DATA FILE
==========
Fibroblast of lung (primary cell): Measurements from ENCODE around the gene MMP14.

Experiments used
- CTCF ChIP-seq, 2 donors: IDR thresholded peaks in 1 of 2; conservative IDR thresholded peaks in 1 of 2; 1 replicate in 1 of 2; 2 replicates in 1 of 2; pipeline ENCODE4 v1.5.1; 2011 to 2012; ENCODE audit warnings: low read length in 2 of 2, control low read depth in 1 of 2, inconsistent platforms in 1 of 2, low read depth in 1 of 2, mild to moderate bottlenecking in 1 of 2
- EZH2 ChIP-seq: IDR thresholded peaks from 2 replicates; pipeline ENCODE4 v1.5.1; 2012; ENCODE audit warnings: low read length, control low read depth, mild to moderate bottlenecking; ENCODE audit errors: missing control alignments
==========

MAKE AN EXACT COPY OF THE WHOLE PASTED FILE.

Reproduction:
Fibroblast of lung (primary cell): Measurements from ENCODE around the gene MMP14.

Experiments used
- CTCF ChIP-seq, 2 donors: IDR thresholded peaks in 1 of 2; conservative IDR thresholded peaks in 1 of 2; 1 replicate in 1 of 2; 2 replicates in 1 of 2; pipeline ENCODE4 v1.5.1; 2011 to 2012; ENCODE audit warnings: low read length in 2 of 2, control low read depth in 1 of 2, inconsistent platforms in 1 of 2, low read depth in 1 of 2, mild to moderate bottlenecking in 1 of 2
- EZH2 ChIP-seq: IDR thresholded peaks from 2 replicates; pipeline ENCODE4 v1.5.1; 2012; ENCODE audit warnings: low read length, control low read depth, mild to moderate bottlenecking; ENCODE audit errors: missing control alignments